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Tuesday, June 7, 2016

New Discovery: Blood-Red Worms That Thrive in a Toxic Cave (EXCLUSIVE VIDEO)

Fascinating. Between cockroaches, these blood-red worms and those tardigrades (aka water bears), we could create a heavy duty, indestructible micro army...



June 3, 2016 - It's wet, muddy, slimy, and smells like rotten eggs: Sulfur Cave in Steamboat Springs, Colorado, is full of gases so toxic that a person who enters would pass out after just a few breaths. But that didn't stop David Steinmann of the Denver Museum of Nature & Science. Donning a special respirator, he first explored the cave in 2007. In this extreme environment, devoid of sunlight, Steinmann found clumps of tiny blood-red worms, each one just an inch long and as thin as a pencil lead. Now genetic analysis has confirmed that the worms are a new species that may not be found anywhere else on Earth. These tiny worms could even offer clues to the kinds of life that might be found on other planets.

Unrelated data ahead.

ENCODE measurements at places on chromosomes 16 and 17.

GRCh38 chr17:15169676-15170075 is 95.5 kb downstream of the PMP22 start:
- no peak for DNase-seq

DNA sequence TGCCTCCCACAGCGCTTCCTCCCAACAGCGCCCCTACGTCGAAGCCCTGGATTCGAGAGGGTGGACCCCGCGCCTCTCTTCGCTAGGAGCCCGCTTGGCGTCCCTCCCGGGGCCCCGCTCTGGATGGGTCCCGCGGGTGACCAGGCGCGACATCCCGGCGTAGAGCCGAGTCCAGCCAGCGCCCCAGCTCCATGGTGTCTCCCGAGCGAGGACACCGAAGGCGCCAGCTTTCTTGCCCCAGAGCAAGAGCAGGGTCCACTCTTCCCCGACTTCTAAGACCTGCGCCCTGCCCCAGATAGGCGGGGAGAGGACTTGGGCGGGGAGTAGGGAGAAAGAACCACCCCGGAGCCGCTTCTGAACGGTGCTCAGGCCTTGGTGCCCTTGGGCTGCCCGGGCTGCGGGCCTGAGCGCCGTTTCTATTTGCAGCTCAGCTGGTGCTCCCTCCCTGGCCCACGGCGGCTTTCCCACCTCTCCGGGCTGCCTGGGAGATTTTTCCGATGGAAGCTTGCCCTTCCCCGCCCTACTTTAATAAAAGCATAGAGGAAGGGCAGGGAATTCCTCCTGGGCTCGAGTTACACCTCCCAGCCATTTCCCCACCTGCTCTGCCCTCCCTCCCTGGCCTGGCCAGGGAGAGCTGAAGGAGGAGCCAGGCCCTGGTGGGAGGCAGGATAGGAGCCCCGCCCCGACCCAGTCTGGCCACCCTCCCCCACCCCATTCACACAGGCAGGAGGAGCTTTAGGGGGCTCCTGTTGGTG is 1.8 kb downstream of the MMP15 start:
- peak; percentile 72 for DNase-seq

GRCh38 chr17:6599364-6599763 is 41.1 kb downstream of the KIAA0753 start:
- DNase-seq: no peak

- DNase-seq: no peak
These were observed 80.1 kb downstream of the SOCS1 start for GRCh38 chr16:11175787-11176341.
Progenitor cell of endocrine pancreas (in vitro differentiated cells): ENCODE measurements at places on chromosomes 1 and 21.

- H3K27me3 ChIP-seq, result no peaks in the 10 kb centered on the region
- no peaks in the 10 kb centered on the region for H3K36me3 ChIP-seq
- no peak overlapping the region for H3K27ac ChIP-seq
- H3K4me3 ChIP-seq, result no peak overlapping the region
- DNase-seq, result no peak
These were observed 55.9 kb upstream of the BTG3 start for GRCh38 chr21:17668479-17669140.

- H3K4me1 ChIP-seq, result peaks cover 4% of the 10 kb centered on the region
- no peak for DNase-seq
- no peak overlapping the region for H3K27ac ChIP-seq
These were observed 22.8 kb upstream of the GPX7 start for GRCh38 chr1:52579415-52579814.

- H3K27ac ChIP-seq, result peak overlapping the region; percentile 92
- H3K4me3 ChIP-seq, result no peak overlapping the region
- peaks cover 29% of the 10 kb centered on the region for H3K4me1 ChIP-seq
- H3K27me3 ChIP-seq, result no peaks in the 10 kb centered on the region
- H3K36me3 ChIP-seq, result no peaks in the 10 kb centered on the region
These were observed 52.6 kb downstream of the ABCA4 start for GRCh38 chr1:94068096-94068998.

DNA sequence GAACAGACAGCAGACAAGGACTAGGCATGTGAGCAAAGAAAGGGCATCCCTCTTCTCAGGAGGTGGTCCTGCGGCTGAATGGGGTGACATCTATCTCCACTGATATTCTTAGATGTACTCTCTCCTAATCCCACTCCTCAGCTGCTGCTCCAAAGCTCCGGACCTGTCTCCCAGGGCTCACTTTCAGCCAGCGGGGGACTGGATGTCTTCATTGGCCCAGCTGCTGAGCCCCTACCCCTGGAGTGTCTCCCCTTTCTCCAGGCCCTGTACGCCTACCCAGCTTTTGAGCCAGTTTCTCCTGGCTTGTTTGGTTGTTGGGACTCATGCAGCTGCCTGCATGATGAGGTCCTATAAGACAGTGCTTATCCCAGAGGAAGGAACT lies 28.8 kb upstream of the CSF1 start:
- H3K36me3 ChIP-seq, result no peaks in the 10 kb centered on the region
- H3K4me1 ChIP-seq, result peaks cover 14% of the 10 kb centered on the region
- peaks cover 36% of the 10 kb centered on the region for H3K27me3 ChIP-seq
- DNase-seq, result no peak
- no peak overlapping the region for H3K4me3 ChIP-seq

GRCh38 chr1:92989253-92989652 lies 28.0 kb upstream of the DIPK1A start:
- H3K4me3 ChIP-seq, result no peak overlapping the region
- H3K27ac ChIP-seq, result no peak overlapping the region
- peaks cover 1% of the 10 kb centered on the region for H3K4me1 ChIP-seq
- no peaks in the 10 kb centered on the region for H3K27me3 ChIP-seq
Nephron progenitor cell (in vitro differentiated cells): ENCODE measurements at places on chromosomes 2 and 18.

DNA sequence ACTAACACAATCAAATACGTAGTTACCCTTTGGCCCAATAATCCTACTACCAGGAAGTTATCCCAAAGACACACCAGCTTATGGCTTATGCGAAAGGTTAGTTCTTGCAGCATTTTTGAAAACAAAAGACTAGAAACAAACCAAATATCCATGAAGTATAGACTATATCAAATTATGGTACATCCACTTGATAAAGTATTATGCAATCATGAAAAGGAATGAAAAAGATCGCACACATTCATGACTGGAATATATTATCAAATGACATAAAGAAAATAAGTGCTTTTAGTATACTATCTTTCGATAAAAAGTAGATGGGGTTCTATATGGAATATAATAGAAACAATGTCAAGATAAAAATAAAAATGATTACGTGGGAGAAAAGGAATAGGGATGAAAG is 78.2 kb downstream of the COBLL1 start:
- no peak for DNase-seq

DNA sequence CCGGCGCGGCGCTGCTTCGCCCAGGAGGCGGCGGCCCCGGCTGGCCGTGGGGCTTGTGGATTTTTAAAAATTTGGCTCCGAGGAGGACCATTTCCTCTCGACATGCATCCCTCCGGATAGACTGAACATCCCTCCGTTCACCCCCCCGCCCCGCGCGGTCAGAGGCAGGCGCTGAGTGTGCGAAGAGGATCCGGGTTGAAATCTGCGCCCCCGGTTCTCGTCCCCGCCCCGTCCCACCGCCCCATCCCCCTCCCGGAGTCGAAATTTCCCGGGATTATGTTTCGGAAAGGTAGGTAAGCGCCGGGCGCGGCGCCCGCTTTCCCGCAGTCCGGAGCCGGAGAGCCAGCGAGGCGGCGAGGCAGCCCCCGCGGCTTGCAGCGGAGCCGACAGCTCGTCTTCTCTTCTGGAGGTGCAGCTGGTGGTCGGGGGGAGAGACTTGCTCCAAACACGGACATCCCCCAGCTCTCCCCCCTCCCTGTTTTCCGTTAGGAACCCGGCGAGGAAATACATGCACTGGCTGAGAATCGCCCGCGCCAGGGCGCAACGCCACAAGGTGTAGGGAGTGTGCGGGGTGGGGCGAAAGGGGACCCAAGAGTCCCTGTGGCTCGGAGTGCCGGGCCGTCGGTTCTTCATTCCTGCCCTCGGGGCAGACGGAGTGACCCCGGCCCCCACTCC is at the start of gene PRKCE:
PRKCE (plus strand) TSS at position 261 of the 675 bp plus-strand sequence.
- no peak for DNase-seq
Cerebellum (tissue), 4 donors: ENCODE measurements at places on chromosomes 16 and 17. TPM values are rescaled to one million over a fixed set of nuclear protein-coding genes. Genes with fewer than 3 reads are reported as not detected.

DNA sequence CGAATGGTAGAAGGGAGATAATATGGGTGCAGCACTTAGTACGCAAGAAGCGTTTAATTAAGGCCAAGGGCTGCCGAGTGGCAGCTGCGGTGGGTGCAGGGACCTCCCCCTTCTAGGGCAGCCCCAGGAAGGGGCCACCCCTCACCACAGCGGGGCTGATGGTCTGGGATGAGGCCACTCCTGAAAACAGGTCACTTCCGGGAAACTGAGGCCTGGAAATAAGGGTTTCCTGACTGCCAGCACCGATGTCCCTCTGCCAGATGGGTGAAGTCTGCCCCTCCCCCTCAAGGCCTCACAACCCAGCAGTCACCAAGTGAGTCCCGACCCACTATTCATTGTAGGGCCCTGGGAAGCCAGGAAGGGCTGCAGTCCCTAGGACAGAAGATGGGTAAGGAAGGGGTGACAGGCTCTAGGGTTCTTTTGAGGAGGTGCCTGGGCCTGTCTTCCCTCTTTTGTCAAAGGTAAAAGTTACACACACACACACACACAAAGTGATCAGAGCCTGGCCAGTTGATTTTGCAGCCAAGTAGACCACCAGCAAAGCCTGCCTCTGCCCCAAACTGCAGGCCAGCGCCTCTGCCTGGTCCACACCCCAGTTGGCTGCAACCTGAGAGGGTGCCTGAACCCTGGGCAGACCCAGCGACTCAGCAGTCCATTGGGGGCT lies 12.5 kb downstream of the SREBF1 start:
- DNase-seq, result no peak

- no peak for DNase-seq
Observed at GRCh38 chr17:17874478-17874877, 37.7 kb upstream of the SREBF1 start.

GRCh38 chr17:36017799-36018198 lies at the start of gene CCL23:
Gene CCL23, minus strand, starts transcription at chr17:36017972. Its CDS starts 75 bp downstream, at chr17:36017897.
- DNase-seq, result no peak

Tardigrades

Water bears, or Tardigrades, are wonderfully interesting micro-organisms found in diverse environments all over the world. There are over 1,000 different species known. They can survive in extreme conditions by dehydrating and entering a state of cryptobiosis.

According to Wikipedia, "Tardigrades are able to survive in extreme environments that would kill almost any other animal. Some can survive temperatures of close to absolute zero, or 0 Kelvin (−273 °C (−459 °F)), temperatures as high as 151 °C (304 °F), 1,000 times more radiation than other animals, and almost a decade without water. Since 2007, tardigrades have also returned alive from studies in which they have been exposed to the vacuum of outer space for a few days in low Earth orbit."



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